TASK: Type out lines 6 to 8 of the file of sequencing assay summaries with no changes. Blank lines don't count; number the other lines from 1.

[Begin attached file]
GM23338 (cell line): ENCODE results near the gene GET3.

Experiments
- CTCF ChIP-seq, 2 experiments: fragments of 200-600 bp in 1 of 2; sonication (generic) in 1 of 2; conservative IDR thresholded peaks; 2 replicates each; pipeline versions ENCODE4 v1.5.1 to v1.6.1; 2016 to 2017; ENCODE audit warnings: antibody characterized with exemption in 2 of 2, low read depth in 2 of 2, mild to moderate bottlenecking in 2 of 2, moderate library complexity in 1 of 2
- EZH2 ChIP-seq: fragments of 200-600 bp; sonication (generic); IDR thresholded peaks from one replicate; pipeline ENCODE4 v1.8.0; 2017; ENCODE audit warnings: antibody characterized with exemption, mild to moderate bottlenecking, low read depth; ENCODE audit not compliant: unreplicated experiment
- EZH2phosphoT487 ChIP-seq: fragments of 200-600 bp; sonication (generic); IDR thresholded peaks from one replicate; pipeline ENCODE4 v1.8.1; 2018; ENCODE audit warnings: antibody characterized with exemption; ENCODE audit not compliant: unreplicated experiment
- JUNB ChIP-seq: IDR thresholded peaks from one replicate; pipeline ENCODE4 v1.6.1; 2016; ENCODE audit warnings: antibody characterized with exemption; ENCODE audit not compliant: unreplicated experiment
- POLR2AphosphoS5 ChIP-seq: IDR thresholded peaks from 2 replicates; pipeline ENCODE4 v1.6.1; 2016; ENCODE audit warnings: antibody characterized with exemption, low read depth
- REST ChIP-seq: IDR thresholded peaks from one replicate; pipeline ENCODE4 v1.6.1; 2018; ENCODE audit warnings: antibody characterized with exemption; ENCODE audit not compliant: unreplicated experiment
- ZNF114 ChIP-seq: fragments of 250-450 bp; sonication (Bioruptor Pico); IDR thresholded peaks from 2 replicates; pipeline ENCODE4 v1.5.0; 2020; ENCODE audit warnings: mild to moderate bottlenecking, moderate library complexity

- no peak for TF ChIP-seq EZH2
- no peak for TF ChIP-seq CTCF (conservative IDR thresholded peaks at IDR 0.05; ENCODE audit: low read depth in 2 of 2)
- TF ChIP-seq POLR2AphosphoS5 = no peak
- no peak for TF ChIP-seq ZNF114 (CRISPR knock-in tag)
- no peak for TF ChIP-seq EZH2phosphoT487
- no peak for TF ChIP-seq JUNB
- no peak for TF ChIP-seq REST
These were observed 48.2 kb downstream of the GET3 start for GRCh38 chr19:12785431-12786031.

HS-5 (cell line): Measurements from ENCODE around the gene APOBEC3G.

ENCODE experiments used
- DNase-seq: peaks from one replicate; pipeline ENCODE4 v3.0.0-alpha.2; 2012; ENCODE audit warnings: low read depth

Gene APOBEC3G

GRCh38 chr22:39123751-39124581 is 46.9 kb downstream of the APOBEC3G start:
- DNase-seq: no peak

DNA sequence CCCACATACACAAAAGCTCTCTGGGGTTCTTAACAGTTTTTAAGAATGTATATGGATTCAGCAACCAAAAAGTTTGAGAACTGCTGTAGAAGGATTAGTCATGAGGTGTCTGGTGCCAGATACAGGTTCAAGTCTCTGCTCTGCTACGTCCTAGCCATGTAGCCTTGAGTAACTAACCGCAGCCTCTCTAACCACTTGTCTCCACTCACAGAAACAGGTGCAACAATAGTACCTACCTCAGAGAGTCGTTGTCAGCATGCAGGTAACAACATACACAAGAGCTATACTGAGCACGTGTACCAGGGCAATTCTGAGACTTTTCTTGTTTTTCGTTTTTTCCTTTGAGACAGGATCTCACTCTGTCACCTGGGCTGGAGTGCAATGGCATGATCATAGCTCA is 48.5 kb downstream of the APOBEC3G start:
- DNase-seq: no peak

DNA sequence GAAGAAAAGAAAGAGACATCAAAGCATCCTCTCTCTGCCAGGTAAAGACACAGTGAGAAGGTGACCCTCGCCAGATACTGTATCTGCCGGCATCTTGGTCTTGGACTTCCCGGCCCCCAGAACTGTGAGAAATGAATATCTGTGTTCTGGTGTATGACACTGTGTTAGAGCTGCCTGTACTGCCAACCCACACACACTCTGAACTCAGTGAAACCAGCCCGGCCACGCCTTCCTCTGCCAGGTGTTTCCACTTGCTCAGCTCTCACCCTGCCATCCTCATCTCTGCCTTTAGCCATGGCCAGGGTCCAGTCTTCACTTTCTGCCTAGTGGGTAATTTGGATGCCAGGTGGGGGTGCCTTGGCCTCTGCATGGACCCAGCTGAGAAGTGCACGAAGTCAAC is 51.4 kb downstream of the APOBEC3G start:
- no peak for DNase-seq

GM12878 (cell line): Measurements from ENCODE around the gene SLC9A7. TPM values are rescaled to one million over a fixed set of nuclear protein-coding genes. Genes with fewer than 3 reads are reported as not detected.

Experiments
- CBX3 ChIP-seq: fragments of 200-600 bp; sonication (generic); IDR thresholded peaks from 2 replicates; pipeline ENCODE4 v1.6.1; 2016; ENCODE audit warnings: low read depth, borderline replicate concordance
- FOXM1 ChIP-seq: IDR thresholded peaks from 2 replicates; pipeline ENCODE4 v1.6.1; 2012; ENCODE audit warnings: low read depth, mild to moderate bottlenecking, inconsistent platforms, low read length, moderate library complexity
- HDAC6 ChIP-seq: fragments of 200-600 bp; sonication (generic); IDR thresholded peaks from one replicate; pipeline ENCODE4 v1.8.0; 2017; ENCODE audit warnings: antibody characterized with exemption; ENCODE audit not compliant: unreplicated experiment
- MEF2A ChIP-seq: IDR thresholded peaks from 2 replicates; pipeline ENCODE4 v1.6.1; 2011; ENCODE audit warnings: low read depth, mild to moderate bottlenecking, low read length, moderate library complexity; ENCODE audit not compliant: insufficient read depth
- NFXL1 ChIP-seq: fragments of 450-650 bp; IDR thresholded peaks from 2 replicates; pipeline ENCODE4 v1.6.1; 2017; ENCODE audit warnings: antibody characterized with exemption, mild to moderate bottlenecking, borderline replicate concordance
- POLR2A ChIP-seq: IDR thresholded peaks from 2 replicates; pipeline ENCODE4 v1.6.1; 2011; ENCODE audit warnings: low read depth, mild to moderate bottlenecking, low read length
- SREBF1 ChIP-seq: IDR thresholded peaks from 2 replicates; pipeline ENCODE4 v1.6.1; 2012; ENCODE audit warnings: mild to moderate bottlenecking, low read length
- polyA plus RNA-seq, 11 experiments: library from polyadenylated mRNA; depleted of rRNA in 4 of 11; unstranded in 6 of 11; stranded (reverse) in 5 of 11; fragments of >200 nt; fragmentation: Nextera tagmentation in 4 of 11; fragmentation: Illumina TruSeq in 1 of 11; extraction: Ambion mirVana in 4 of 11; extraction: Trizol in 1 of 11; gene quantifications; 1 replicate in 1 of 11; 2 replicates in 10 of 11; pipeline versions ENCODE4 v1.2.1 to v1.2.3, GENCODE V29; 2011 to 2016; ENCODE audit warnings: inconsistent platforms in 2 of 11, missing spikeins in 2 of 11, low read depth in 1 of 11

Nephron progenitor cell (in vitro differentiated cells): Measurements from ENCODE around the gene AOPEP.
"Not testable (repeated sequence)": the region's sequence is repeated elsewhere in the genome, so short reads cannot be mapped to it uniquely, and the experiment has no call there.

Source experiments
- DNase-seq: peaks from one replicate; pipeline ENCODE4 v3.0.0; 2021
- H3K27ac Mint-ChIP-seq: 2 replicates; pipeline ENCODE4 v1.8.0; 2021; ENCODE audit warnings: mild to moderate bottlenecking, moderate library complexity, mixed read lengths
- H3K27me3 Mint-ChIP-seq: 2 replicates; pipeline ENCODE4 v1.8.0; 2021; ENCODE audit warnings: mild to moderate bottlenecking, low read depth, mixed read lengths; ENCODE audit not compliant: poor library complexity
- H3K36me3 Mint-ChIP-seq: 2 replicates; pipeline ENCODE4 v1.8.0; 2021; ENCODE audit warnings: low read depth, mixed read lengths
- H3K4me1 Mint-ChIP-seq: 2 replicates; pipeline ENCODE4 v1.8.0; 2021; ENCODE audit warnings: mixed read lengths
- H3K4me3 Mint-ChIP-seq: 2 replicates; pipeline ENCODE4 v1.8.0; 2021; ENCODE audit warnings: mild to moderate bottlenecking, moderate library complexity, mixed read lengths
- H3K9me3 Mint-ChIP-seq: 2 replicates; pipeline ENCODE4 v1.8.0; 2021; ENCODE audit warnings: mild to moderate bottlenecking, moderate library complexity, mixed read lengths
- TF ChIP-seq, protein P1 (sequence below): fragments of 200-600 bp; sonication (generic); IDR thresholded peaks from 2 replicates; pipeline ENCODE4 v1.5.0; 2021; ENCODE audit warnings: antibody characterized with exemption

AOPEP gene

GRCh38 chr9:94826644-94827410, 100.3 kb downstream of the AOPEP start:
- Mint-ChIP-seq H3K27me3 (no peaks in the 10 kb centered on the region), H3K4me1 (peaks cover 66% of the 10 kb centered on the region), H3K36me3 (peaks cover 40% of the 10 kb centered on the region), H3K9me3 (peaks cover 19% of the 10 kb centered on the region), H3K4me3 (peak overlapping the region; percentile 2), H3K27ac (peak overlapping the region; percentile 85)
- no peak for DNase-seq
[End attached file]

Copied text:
- JUNB ChIP-seq: IDR thresholded peaks from one replicate; pipeline ENCODE4 v1.6.1; 2016; ENCODE audit warnings: antibody characterized with exemption; ENCODE audit not compliant: unreplicated experiment
- POLR2AphosphoS5 ChIP-seq: IDR thresholded peaks from 2 replicates; pipeline ENCODE4 v1.6.1; 2016; ENCODE audit warnings: antibody characterized with exemption, low read depth
- REST ChIP-seq: IDR thresholded peaks from one replicate; pipeline ENCODE4 v1.6.1; 2018; ENCODE audit warnings: antibody characterized with exemption; ENCODE audit not compliant: unreplicated experiment